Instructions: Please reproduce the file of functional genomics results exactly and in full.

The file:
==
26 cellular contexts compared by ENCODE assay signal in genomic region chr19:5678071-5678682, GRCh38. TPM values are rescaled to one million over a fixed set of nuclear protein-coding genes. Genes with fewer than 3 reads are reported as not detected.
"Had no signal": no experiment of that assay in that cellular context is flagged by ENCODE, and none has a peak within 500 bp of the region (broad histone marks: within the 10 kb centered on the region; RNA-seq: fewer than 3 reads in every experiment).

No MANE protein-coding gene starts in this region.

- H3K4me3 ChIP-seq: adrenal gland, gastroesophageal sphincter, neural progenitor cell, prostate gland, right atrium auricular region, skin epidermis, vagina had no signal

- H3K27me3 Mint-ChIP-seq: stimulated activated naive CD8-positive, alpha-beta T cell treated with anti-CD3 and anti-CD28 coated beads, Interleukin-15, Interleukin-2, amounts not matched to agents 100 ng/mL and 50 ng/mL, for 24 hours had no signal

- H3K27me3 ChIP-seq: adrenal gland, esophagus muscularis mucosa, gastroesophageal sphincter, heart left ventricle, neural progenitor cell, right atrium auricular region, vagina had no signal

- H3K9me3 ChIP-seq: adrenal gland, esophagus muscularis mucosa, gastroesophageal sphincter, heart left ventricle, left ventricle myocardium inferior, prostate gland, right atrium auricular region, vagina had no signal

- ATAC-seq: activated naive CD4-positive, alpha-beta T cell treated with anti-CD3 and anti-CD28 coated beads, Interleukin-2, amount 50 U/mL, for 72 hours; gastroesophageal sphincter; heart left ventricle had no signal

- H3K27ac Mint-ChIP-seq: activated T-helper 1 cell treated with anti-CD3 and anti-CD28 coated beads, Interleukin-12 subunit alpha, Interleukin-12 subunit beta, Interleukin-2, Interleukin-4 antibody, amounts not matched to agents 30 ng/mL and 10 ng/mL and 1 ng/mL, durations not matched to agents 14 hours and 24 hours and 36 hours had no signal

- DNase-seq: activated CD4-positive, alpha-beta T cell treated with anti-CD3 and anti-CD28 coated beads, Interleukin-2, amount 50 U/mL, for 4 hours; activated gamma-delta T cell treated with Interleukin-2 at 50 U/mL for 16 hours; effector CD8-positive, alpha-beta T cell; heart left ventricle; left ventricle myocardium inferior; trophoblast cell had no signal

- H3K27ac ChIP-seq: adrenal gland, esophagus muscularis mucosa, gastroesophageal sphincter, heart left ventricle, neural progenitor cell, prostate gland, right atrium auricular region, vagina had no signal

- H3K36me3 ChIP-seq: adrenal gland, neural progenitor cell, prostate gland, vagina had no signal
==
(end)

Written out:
26 cellular contexts compared by ENCODE assay signal in genomic region chr19:5678071-5678682, GRCh38. TPM values are rescaled to one million over a fixed set of nuclear protein-coding genes. Genes with fewer than 3 reads are reported as not detected.
"Had no signal": no experiment of that assay in that cellular context is flagged by ENCODE, and none has a peak within 500 bp of the region (broad histone marks: within the 10 kb centered on the region; RNA-seq: fewer than 3 reads in every experiment).

No MANE protein-coding gene starts in this region.

- H3K4me3 ChIP-seq: adrenal gland, gastroesophageal sphincter, neural progenitor cell, prostate gland, right atrium auricular region, skin epidermis, vagina had no signal

- H3K27me3 Mint-ChIP-seq: stimulated activated naive CD8-positive, alpha-beta T cell treated with anti-CD3 and anti-CD28 coated beads, Interleukin-15, Interleukin-2, amounts not matched to agents 100 ng/mL and 50 ng/mL, for 24 hours had no signal

- H3K27me3 ChIP-seq: adrenal gland, esophagus muscularis mucosa, gastroesophageal sphincter, heart left ventricle, neural progenitor cell, right atrium auricular region, vagina had no signal

- H3K9me3 ChIP-seq: adrenal gland, esophagus muscularis mucosa, gastroesophageal sphincter, heart left ventricle, left ventricle myocardium inferior, prostate gland, right atrium auricular region, vagina had no signal

- ATAC-seq: activated naive CD4-positive, alpha-beta T cell treated with anti-CD3 and anti-CD28 coated beads, Interleukin-2, amount 50 U/mL, for 72 hours; gastroesophageal sphincter; heart left ventricle had no signal

- H3K27ac Mint-ChIP-seq: activated T-helper 1 cell treated with anti-CD3 and anti-CD28 coated beads, Interleukin-12 subunit alpha, Interleukin-12 subunit beta, Interleukin-2, Interleukin-4 antibody, amounts not matched to agents 30 ng/mL and 10 ng/mL and 1 ng/mL, durations not matched to agents 14 hours and 24 hours and 36 hours had no signal

- DNase-seq: activated CD4-positive, alpha-beta T cell treated with anti-CD3 and anti-CD28 coated beads, Interleukin-2, amount 50 U/mL, for 4 hours; activated gamma-delta T cell treated with Interleukin-2 at 50 U/mL for 16 hours; effector CD8-positive, alpha-beta T cell; heart left ventricle; left ventricle myocardium inferior; trophoblast cell had no signal

- H3K27ac ChIP-seq: adrenal gland, esophagus muscularis mucosa, gastroesophageal sphincter, heart left ventricle, neural progenitor cell, prostate gland, right atrium auricular region, vagina had no signal

- H3K36me3 ChIP-seq: adrenal gland, neural progenitor cell, prostate gland, vagina had no signal